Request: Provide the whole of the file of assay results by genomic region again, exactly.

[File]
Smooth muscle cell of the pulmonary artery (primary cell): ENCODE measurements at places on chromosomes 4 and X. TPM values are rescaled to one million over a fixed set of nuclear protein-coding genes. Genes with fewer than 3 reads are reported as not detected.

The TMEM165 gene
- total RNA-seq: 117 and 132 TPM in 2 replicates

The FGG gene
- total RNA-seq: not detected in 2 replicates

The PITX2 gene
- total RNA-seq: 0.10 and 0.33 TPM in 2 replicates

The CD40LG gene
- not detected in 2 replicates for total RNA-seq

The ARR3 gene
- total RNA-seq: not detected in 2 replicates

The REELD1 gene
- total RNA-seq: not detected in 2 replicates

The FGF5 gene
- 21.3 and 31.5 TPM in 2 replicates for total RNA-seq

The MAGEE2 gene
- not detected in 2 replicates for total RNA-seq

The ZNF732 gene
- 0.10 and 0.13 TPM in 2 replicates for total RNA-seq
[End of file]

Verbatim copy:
Smooth muscle cell of the pulmonary artery (primary cell): ENCODE measurements at places on chromosomes 4 and X. TPM values are rescaled to one million over a fixed set of nuclear protein-coding genes. Genes with fewer than 3 reads are reported as not detected.

The TMEM165 gene
- total RNA-seq: 117 and 132 TPM in 2 replicates

The FGG gene
- total RNA-seq: not detected in 2 replicates

The PITX2 gene
- total RNA-seq: 0.10 and 0.33 TPM in 2 replicates

The CD40LG gene
- not detected in 2 replicates for total RNA-seq

The ARR3 gene
- total RNA-seq: not detected in 2 replicates

The REELD1 gene
- total RNA-seq: not detected in 2 replicates

The FGF5 gene
- 21.3 and 31.5 TPM in 2 replicates for total RNA-seq

The MAGEE2 gene
- not detected in 2 replicates for total RNA-seq

The ZNF732 gene
- 0.10 and 0.13 TPM in 2 replicates for total RNA-seq